Metformin controls blood sugar more effectively in African Americans: Study

June 13, 2014

African Americans taking the diabetes drug metformin saw greater improvements in their blood sugar control than white patients who were prescribed the same medication, according to a study published in the Endocrine Society’s Journal of Clinical Endocrinology & Metabolism (JCEM).

Dr Williams

African Americans taking metformin saw greater improvements in their blood sugar control than white patients who were prescribed the same medication, according to a study published in the Endocrine Society’s Journal of Clinical Endocrinology & Metabolism (JCEM).

“Metformin is recommended as the first line treatment for type 2 diabetes,” said one of the study’s authors, L. Keoki Williams, MD, MPH, of Henry Ford Health System in Detroit. “However, this is the first study to specifically assess whether metformin is effective at reducing blood glucose levels in African American individuals.”

In an observational study, Dr Williams and colleagues used pharmacy claims data and electronic medical records (EMR) data from Henry Ford Health System to examine blood sugar control in more than 19,000 individuals with diabetes who were prescribed metformin between January 1, 1997 and June 2, 2013. Among the participants, 7,429 were African American and 8,783 were white. Using pharmacy records, the researchers estimated each individual’s exposure to metformin and other diabetes medications. Each study participant had at least 2 hemoglobin A1C (HbA1C) blood sugar measurements taken at least 4 months apart while they were on metformin.

“Because our exposure measures included the frequency of patient refills they at least in part accounted for patient adherence,” Dr Williams said.  “We also used data from the EMR to accounted for patient age, sex, size [body mass index], level of diabetes control at baseline, and use of other medications.”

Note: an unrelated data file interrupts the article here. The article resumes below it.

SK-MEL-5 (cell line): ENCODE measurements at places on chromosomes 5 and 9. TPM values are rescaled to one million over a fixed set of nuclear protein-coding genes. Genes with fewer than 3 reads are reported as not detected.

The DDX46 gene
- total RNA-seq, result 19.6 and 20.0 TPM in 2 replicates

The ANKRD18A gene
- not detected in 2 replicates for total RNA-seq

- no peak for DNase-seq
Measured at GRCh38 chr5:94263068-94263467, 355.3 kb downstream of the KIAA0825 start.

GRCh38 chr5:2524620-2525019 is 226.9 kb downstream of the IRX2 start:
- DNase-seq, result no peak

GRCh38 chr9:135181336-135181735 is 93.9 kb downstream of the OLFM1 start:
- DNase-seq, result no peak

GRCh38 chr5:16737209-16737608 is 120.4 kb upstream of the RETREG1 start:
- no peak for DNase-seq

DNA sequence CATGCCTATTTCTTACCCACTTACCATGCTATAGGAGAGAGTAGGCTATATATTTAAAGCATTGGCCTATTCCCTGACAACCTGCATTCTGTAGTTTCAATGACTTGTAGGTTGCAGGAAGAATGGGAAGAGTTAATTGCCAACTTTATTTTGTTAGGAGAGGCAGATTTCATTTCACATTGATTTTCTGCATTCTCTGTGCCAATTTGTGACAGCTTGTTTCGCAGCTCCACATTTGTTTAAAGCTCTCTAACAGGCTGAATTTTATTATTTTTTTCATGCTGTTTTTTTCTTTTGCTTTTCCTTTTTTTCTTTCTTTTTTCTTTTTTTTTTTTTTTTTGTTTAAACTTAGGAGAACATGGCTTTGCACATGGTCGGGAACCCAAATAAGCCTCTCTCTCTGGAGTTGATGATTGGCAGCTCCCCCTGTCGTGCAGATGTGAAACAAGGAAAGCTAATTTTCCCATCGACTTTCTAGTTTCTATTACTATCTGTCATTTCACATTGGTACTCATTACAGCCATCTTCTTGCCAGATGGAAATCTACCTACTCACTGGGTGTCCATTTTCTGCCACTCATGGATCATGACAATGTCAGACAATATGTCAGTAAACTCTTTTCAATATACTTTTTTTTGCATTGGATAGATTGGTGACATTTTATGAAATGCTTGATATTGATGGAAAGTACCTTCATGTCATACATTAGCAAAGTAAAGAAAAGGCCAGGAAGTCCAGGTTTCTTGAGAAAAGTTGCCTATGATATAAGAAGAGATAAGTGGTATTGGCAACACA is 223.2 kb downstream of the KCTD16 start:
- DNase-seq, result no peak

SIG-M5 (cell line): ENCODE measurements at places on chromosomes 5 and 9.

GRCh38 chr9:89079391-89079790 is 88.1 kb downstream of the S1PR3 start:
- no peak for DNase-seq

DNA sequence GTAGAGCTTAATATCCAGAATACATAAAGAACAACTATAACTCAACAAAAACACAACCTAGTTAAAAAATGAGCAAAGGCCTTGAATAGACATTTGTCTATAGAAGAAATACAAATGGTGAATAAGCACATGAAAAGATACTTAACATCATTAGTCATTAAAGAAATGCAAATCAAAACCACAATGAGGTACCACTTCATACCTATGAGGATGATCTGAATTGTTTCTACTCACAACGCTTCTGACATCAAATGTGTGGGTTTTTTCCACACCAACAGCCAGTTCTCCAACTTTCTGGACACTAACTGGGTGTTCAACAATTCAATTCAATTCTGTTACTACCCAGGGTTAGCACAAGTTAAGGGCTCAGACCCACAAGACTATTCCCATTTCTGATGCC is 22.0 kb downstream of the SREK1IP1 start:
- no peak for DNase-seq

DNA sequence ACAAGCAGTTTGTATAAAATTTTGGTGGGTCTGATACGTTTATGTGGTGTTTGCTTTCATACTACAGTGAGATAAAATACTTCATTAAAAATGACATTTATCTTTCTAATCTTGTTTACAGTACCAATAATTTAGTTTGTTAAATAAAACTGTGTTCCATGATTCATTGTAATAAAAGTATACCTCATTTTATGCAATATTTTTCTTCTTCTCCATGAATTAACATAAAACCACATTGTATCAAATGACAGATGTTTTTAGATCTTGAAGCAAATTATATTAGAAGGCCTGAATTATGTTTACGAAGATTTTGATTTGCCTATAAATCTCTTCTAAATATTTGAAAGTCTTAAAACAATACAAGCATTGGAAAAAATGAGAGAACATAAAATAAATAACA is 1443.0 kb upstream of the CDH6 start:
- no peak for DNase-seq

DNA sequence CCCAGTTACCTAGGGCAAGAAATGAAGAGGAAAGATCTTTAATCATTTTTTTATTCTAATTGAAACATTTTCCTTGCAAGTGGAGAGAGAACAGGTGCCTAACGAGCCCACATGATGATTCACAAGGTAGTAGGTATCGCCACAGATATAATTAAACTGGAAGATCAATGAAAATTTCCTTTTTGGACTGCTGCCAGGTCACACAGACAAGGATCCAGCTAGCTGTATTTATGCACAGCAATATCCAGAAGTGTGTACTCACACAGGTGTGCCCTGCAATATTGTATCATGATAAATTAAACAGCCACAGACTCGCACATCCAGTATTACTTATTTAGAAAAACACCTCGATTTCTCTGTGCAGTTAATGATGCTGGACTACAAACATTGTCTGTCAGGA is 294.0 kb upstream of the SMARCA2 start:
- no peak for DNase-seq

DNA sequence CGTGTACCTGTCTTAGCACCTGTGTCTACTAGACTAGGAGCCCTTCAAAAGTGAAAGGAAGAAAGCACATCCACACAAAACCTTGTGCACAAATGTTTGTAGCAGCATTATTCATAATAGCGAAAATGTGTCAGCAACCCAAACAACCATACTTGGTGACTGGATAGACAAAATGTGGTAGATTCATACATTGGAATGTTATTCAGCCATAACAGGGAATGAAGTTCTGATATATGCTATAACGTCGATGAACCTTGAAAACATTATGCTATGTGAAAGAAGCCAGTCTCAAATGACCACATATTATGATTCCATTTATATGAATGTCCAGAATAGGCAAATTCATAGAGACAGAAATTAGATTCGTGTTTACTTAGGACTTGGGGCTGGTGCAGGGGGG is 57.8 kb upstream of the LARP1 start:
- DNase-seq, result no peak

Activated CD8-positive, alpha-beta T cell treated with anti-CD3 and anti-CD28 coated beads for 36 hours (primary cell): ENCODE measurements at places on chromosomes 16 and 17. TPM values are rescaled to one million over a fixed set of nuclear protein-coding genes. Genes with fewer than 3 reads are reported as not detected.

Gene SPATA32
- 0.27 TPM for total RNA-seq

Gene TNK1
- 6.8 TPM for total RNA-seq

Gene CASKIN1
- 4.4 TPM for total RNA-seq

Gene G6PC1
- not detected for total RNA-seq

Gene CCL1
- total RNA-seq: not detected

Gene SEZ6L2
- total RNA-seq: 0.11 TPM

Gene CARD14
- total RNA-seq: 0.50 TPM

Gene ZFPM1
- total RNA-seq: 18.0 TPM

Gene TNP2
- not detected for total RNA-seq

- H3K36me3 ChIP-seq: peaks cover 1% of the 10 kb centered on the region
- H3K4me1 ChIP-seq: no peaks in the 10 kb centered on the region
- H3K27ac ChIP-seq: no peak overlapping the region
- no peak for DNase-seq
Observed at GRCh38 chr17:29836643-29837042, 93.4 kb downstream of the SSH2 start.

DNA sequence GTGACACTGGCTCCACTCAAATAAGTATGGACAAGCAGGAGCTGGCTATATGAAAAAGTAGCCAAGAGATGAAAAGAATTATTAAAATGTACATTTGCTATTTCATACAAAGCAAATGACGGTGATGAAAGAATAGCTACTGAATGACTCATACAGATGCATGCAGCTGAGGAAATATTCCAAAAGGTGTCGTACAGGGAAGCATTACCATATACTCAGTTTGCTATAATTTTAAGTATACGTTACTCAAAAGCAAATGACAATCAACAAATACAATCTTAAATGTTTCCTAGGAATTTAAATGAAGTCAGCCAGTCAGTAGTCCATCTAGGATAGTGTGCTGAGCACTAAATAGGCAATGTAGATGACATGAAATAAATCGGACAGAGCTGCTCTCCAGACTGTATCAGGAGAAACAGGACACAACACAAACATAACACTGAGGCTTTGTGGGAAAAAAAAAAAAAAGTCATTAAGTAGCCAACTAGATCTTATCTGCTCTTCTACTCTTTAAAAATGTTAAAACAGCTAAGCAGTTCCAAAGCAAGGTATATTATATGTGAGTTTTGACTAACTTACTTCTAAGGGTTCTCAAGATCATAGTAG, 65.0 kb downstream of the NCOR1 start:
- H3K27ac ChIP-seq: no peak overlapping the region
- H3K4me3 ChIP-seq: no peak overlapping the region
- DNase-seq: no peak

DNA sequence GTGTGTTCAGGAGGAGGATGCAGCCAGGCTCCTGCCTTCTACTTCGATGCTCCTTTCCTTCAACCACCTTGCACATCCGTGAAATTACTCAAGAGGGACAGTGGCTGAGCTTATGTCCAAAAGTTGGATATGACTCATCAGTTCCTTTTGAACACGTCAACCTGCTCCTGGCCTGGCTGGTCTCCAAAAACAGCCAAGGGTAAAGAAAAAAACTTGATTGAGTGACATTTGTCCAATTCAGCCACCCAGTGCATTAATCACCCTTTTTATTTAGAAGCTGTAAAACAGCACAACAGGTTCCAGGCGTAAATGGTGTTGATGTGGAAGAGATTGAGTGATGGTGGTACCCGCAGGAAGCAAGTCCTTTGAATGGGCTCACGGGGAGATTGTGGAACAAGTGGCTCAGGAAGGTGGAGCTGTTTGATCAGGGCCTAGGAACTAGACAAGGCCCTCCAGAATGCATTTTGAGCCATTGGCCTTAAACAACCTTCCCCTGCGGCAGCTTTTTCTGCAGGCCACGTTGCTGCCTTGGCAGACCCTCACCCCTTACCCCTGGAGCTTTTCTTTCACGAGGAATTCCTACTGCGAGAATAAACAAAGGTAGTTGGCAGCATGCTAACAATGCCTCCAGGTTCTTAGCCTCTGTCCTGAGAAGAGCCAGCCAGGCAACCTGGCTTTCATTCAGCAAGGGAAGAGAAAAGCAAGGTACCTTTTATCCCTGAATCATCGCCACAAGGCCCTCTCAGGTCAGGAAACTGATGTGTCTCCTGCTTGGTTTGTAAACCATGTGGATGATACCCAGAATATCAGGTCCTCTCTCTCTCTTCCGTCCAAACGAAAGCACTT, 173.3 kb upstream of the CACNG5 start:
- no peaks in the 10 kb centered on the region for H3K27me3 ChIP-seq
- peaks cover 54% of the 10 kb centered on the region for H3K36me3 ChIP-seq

Because the HbA1C test measures a person’s average blood sugar level from the past 3 months, researchers ran an analysis to measure the change in participants’ blood sugar levels in relation to the amount of metformin taken. The study found the maximum dose of metformin was associated with an absolute decrease in HbA1C values of 0.9% among African Americans, according to a press release. In contrast, the same analysis found a 0.42% reduction in HbA1C numbers among whites.

“We showed that metformin was consistently more effective at reducing glycated hemoglobin [HbA1C] levels-a measure of long-term blood glucose control-in African Americans when compared with white individuals,” Dr Williams said.

“This study provides evidence that supports current diabetes management guidelines,” he said. “Namely, from our findings, it appears that metformin should be used as the first line treatment for type 2 diabetes in African Americans, as well as in white individuals. However, further studies are needed to assess whether the greater reduction in HbA1C levels in African Americans also translates to greater improvement in hard clinical outcomes, such as kidney disease, eye disease, heart attacks, and circulatory problems, which would provide additional evidence to support using metformin as the initial treatment of choice for African American individuals with type 2 diabetes.”

Approximately 29 million Americans have diabetes. African Americans are twice as likely to be diagnosed with diabetes as whites and have a higher rate of complications such as kidney failure, according to the US Department of Health and Human Services’ Office of Minority Health.